1. The book begins with Rachel and Patty pretending to be dead. What significance does this have for the rest of the story? What are some of the other instances of foreshadowing in the Prologue? Discuss the significance of the title "After Her."
2. One of the central elements of the novel is the bond between sisters Rachel and Patty. How have they come to rely so thoroughly upon each other? What significance lies in the fact that Patty must speak through Rachel? How does the relationship change as they get older?
3. Rachel loves making up stories and has an active imagination. On page 3 of the Prologue, she tells us,
This is how I remember it. I could be wrong. I had a big imagination when I was young. I was good at making up stories, and my stories were so good I even believed them myself sometimes.
Were there stories Rachel made up that she believed wholeheartedly even though they weren't true? Identify some of the ways that Rachel's imagination gets her into trouble and some of the ways in which it benefits her.
4. Rachel's parents divorce when she and Patty are young. Describe how that divorce affects their childhood and how it influences their respective relationships with their father and mother.
5. On page 95, Rachel and Patty are discussing Mr. Armitage and their "investigation" of him. Rachel says, "Some people have a secret dark side. They wouldn't call it a dark side if there wasn't a bright side too." Do you think this is an accurate observation of people in general? Was Rachel ultimately right about Mr. Armitage and his dark side?
6. Because her father is the head detective on the Sunset Strangler case, Rachel finds herself on the fast track to popularity. How does she handle this change in social status? How does it affect her relationship with Patty? Why do you think Rachel continues these relationships even though she concedes that Alison is likely just using her for information about the Sunset Strangler case and that Teddy is probably not a nice person?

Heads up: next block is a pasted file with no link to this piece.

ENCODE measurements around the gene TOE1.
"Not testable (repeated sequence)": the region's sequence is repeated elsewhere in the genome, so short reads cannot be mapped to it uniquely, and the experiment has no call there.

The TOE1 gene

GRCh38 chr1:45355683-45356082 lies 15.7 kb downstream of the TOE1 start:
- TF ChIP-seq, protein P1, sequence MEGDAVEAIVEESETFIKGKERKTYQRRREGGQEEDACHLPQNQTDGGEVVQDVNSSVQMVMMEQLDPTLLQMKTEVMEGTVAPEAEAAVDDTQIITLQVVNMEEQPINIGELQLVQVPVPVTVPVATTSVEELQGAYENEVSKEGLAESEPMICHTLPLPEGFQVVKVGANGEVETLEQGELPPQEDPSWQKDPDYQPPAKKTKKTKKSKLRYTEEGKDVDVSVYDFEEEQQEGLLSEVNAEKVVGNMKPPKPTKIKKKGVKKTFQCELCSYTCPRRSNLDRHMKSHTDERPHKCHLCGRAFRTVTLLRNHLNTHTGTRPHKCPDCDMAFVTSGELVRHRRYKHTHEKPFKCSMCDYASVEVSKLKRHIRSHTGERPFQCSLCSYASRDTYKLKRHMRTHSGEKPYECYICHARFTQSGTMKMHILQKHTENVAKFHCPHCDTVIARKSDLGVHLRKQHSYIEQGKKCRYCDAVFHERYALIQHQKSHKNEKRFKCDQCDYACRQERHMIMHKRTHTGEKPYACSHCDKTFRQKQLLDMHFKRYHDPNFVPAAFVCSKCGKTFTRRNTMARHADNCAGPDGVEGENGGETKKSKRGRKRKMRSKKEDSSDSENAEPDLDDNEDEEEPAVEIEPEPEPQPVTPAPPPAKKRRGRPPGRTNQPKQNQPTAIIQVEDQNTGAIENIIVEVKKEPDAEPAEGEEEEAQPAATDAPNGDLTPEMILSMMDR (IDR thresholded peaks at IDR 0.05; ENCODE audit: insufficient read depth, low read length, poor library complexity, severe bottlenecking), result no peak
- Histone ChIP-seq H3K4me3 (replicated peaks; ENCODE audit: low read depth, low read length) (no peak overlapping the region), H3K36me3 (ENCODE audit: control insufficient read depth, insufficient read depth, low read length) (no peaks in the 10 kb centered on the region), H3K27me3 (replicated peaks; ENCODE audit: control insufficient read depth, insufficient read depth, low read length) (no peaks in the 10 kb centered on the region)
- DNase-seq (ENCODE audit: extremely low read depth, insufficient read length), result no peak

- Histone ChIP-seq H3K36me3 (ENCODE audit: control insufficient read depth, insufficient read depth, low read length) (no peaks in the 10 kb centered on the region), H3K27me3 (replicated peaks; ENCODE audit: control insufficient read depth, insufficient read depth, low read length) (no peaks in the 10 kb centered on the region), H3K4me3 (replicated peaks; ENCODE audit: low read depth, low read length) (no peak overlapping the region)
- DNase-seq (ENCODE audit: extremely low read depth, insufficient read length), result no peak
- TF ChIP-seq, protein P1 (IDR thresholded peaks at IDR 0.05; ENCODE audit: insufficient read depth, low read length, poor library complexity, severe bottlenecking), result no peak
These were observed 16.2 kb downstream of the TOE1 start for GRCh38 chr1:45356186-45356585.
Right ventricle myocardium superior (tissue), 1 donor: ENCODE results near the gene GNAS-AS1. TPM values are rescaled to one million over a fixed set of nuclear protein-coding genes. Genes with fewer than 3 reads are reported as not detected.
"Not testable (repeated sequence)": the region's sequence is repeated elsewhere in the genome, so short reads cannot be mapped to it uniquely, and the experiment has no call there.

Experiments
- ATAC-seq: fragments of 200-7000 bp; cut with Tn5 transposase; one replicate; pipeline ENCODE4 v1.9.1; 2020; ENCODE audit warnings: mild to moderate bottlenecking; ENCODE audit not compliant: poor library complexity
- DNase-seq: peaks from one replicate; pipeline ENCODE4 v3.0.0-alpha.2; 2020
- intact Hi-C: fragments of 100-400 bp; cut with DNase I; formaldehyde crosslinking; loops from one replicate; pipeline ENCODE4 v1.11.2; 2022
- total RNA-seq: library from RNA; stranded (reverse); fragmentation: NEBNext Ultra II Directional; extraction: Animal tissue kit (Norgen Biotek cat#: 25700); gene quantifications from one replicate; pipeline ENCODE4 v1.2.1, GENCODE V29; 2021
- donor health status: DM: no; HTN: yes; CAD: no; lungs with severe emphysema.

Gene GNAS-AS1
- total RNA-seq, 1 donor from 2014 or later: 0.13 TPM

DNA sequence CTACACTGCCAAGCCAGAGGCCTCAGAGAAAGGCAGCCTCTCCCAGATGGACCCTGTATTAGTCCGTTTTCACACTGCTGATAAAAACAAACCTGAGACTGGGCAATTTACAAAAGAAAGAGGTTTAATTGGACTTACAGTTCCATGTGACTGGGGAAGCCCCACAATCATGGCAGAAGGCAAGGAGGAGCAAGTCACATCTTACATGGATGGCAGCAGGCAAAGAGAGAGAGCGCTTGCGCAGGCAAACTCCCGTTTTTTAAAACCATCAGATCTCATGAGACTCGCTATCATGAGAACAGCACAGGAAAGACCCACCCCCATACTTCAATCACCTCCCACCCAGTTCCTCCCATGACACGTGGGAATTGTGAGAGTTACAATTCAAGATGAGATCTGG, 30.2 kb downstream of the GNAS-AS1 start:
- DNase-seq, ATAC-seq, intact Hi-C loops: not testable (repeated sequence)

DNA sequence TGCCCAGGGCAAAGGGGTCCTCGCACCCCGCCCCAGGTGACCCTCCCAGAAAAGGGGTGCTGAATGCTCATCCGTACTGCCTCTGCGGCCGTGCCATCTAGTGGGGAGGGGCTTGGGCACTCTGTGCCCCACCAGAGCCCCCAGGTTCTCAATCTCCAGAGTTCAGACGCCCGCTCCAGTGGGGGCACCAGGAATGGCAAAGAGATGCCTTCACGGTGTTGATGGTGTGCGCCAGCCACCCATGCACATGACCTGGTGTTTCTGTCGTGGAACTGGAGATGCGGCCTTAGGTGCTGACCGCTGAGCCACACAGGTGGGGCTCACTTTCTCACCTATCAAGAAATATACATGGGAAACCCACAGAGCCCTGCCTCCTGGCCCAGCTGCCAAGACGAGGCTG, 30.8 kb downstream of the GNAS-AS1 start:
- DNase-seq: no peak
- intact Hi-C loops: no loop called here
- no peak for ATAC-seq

7. Rachel's mother is depressed and spends very little time parenting her girls, often leaving them to their own devices. Discuss how this freedom influences their characters as they grow for better or worse.
8. Mount Tamalpais plays an important role in the story as Rachel's and Patty's playground and the site of several of the Sunset Strangler's murders. Discuss some of the symbolic and figurative roles that the mountain played.
9. "My Sharona" becomes the soundtrack of the summer of 1979, the Sunset Strangler case, and the novel as a whole. How does the author utilize the song and its lyrics, and what meaning do they take on for Rachel?
10. After receiving her father's notes on the Sunset Strangler, Rachel takes up the cause of catching the real Sunset Strangler. Why do you think she does this? Was it a good idea? Would you have done the same thing? Why or why not?
11. Patty's sudden death in Somalia comes as a tragic shock to both Rachel and the reader. How does Rachel cope with the loss of her best friend and sister? Is it similar to the manner in which she grieved for her father?
12. Rachel and Patty adored their father, Detective Anthony Torricelli. In what ways do you think Rachel's opinions of and experiences with her father affected her adult relationships with men?
13. What is Rachel's reaction when she discovers the existence of her half-sister, Gina? In your opinion, what spurs her resistance to Gina's friendly advances, and what changes after her final confrontation with the Sunset Strangler?
14. In the end, Rachel believes that children outgrow their imaginations. Do you think this is true? Do you believe we lose our ability to feel things as deeply as we do when we are young teenagers? Support your opinion using examples from the novel.
(Questions issued by the publisher.)
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